Sarah Vaughan used her voice as an instrument and was one of the first singers to use bop phrasing. She had the talent, range, and dexterity to do this with strong, fluid delivery, which only a naturally gifted musician can do. Concentrating more on harmonics and working with other instrumentalists in the ensembles, she focused less on words than the musical delivery - and it is this which makes Sarah Vaughan unique.

Live in Japan's original sleeve notes from jazz critic Nat Hentoff include the words, " There is Sarah's striking sense of design. The basic framework of each song is carefully structured and personalized, and that makes her frequently stunning improvisations ... all the more absorbing. ... Hers is so resonant and rich a sound you feel you can almost touch it ... in sum, a nonpareil illustration of a master singer at the peak of her expressive energies." It is true when you listen to the music, with some of the songs extended to over six minutes, and Vaughan's capability of carrying the audience, even when she forgets the lyrics.

For decades, Sarah Vaughan performed worldwide, touring extensively and bringing her talents to Europe, winning new fans and delighting those who had followed her career since the 1950s.

Ella Fitzgerald called Sarah Vaughan, 'The World's Greatest Singing Talent' so it is perhaps fitting that Vaughan's final studio recording should be for the Quincy Jones Album Back on The Block (Qwest/Warner 1989), where she featured in a brief scat duet with Fitzgerald, the singer she had opened for at The Apollo early in her career so many years before.

During her career, Sarah Vaughan received three Grammy Awards, an Emmy, was inducted onto Hollywood's Walk of Fame and The National Endowment for the Arts honored Sarah Vaughan with its highest honor in jazz, the NEA Jazz Masters Award in 1989. She received many other accolades.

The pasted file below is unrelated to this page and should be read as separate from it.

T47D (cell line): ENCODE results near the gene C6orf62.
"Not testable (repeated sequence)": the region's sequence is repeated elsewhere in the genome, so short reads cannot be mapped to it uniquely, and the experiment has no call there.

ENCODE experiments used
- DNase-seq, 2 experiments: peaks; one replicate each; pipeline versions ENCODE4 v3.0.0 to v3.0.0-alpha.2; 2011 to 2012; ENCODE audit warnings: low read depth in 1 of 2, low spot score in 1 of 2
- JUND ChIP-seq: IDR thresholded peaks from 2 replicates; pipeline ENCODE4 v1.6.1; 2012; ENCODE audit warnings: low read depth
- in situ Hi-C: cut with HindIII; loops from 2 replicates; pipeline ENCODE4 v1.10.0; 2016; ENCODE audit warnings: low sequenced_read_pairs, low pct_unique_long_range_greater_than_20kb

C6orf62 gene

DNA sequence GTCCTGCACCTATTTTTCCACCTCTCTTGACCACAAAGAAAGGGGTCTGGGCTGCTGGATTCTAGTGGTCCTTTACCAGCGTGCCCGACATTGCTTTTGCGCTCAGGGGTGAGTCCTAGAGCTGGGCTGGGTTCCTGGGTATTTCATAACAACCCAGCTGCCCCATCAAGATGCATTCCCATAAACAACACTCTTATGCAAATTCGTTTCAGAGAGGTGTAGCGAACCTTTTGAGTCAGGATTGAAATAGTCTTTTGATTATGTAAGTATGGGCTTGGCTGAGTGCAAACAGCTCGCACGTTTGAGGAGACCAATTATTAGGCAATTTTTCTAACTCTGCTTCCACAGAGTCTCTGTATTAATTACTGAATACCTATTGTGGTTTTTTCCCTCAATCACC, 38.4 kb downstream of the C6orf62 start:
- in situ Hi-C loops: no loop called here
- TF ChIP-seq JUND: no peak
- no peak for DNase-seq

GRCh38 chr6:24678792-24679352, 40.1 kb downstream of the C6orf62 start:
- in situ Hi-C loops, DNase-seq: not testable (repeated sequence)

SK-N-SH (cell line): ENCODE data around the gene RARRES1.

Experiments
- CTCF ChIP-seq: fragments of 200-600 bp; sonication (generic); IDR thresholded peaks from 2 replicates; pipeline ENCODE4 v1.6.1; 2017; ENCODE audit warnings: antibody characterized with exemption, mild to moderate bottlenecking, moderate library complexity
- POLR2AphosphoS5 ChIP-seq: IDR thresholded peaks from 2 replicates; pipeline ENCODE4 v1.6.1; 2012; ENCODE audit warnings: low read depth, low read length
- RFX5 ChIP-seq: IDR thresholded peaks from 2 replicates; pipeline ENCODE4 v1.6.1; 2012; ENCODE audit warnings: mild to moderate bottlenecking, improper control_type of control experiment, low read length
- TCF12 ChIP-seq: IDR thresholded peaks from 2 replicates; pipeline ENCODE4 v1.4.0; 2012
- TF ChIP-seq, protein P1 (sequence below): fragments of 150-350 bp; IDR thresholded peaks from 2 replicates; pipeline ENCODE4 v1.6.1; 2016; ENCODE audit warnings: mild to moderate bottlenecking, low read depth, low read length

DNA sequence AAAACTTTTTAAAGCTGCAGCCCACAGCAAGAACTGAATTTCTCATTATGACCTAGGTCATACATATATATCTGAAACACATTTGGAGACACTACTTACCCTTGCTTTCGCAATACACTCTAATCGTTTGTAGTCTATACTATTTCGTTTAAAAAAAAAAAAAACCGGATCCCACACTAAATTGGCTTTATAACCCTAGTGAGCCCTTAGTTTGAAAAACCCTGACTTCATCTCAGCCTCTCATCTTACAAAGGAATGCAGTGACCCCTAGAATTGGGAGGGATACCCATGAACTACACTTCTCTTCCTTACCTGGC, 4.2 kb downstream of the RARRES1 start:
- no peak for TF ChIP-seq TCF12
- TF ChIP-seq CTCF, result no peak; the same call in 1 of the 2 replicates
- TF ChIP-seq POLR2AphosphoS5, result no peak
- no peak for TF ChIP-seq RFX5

Vaughan believed one of the keys to singing was to put soul into it. She sought spiritual understanding and never forgot her childhood singing with the church choir - which she returned to from time to time throughout her career. She is remembered as one of the key jazz vocalists, delivering soulful, powerful vocal lines which concentrated on delivery. Sarah Vaughan has proved inspirational to many who followed. She was human and had her troubles, addictions, and personal difficulties, but her dedication to the vocal instrument remained. As she matured from an awkward teenager into a devastatingly beautiful woman and supremely accomplished performer, she influenced other jazz singers and developed her unique style. As a jazz singer with a foot in the world of popular music, she remains a singer many modern vocalists respect.

Live in Japan is Sarah Vaughan in full flow, engaging and sumptuous. Japan always held a place for her, and she returned to play there in 1989, near the last days of her career.


Disc one

1. "A Foggy Day" (George Gershwin, Ira Gershwin) - 1:21

2. "Poor Butterfly" (Raymond Hubbell, John Golden) - 5:04

3. "The Lamp Is Low" (Peter DeRose, Bert Shefter, Mitchell Parish) - 1:37

4. "'Round Midnight" (Thelonious Monk) - 5:37

5. "Willow Weep for Me" (Ann Ronnell) - 3:00

6. "There Will Never Be Another You" (Harry Warren, Mack Gordon) - 1:34

7. "Misty" (Erroll Garner, Johnny Burke)- 3:12

8. "Wave" (Antonio Carlos Jobim) - 7:03

9. "Like Someone in Love" (Jimmy van Heusen, Burke) - 2:29

10. "My Funny Valentine" (Richard Rodgers, Lorenz Hart) - 5:32

11. "All of Me" (Gerald Marks, Seymour Simons) - 1:56

12. "Where Do I Begin" (Francis Lai) - 5:05

13. "Over the Rainbow" (Harold Arlen, Yip Harburg) - 7:01

14. "I Could Write a Book" (Richard Rodgers, Lorenz Hart) - 2:15

Disc two

1. "The Nearness of You" (Hoagy Carmichael, Ned Washington) - 6:58

2. "I'll Remember April" (Gene de Paul, Don Raye) - 3:33

3. "Watch What Happens" (Norman Gimbel, Michel Legrand, Jacques Demy) - 3:04

4. "I Cried for You" (Arthur Freed, Abe Lyman, Gus Arnheim) - 1:33

5. "Summertime" (George Gershwin, DuBose Heyward) - 4:01

6. "The Blues" - 7:32

7. "I Remember You" (Victor Schertzinger, Johnny Mercer) - 5:09

8. "There Is No Greater Love" (Isham Jones, Marty Syms) - 4:03

9. "Rainy Days and Mondays" (Paul Williams, Roger Nichols) - 6:11

10. "On a Clear Day" (Burton Lane, Alan Jay Lerner) - 1:54

11. "Bye Bye Blackbird" (Ray Henderson, Mort Dixon) - 7:39

12. "Tonight" (Leonard Bernstein, Stephen Sondheim) - 1:12

13. "Tenderly" (Walter Gross, Jack Lawrence) - 3:27